An article written by Howard B. Schaffer on the October 2001 parliamentary elections in Bangladesh.
On 1 October 2001 Bangladeshis went to the polls to elect the country’s eighth postindependence National Parliament (Jatiya Sangsad). In the third contested race under the democratic political system established in 1990 with the overthrow of General H.M. Ershad’s authoritarian, army-led regime, voters once again turned out in large numbers after a bitter campaign marred by violence. Women, who in Muslim Bangladesh vote at separate polling stations, were prominent among them. Many waited for hours in the hot sun dressed in their best saris to mark and cast their paper ballots. Overall, some 75 percent of registered voters turned out, about the same proportion as in the last general election, which was held in 1996. Despite dire forecasts of further violent clashes and predictions of large-scale electoral malpractice, a peaceful atmosphere generally prevailed on election day in the cities as well as in the countryside, where most Bangladeshis live. The 50,000 troops deployed on election duty helped ensure this, as did the zealous work of the country’s nonpartisan Election Commission, which is directly responsible for running an operation involving almost 60 million voters.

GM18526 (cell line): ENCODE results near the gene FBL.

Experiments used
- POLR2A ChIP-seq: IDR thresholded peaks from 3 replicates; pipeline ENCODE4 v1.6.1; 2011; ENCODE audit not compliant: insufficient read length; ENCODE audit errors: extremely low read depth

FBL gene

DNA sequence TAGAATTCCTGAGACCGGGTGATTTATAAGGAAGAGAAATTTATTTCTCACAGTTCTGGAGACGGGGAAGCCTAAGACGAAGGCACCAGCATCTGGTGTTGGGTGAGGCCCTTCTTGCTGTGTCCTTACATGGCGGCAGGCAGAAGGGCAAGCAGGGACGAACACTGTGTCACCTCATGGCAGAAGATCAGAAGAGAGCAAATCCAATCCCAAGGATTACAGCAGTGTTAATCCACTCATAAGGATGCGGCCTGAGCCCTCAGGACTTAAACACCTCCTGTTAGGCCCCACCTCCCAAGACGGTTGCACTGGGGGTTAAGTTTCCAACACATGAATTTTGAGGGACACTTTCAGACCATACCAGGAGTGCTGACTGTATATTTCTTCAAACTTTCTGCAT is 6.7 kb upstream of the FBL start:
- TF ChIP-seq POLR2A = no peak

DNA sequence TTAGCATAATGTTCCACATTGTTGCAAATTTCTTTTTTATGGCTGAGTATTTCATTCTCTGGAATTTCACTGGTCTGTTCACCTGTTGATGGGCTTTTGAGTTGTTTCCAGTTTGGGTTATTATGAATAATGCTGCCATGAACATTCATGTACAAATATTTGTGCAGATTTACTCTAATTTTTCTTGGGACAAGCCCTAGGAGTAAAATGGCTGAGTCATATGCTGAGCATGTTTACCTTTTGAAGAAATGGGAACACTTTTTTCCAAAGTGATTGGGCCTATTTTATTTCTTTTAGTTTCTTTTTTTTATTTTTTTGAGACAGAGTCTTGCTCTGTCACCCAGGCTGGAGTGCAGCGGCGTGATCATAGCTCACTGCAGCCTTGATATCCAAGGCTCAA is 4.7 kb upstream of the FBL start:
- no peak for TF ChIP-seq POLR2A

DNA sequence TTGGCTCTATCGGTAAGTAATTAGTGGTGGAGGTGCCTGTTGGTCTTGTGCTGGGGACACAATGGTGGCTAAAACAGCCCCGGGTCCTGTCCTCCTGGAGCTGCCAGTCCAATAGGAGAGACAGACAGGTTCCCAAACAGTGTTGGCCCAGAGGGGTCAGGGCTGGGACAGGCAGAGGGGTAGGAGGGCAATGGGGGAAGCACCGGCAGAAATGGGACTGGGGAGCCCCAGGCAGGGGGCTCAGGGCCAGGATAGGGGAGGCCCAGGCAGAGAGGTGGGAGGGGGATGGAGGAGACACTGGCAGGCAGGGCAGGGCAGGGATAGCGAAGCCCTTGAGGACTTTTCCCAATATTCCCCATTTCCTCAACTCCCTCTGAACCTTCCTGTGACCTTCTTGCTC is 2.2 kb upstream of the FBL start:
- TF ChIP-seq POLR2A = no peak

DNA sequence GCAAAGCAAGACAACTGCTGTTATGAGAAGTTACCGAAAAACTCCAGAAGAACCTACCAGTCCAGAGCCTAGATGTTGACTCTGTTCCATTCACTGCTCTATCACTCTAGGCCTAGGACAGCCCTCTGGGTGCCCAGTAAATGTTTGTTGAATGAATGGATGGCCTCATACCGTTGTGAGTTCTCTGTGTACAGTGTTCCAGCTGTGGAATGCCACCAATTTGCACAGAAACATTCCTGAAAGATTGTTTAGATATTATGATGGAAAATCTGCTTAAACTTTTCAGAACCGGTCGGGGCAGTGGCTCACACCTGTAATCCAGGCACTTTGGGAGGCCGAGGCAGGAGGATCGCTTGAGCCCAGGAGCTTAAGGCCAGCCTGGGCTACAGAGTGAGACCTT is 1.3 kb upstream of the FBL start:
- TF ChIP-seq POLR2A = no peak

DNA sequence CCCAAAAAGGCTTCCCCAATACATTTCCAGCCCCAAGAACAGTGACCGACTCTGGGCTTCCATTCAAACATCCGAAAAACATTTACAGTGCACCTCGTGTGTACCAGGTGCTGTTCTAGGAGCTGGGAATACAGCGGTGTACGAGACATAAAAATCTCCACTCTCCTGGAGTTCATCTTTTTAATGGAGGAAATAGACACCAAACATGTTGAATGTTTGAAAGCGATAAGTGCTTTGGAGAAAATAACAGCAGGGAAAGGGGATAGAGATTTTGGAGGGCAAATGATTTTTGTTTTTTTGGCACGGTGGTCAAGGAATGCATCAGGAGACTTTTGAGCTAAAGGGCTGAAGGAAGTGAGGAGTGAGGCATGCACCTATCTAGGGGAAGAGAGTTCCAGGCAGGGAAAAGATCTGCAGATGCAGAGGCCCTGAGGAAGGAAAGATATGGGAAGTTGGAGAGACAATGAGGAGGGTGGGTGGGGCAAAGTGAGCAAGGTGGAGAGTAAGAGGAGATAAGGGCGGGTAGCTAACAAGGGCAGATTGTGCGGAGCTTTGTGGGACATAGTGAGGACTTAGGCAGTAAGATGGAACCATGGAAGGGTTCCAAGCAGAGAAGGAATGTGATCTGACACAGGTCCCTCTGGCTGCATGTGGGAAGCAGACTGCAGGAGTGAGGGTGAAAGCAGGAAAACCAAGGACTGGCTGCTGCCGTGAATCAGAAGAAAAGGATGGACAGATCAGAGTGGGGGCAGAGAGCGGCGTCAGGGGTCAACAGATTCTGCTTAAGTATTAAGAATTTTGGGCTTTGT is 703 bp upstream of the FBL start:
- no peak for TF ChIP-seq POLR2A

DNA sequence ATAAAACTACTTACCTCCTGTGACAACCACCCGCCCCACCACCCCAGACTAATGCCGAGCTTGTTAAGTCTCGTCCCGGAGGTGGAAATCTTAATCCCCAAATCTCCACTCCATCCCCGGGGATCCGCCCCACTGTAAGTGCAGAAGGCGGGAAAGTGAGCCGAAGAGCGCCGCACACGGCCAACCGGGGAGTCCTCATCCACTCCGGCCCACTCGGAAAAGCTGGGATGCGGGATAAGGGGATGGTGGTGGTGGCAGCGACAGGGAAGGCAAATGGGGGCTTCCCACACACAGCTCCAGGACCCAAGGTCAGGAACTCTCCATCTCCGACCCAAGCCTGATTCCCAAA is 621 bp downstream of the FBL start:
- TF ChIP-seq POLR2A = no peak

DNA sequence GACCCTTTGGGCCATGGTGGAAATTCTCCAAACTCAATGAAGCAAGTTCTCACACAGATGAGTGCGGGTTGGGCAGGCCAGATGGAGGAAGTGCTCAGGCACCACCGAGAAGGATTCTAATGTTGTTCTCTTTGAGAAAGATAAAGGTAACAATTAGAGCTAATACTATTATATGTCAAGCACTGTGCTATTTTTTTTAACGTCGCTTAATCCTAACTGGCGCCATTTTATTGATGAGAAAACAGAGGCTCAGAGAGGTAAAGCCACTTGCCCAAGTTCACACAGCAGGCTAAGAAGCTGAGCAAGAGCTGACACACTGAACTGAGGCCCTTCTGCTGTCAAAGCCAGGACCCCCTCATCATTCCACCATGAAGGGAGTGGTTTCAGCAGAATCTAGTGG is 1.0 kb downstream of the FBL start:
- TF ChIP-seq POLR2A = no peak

Originally published by the Johns Hopkins University Press in the January 2002 issue of the Journal of Democracy.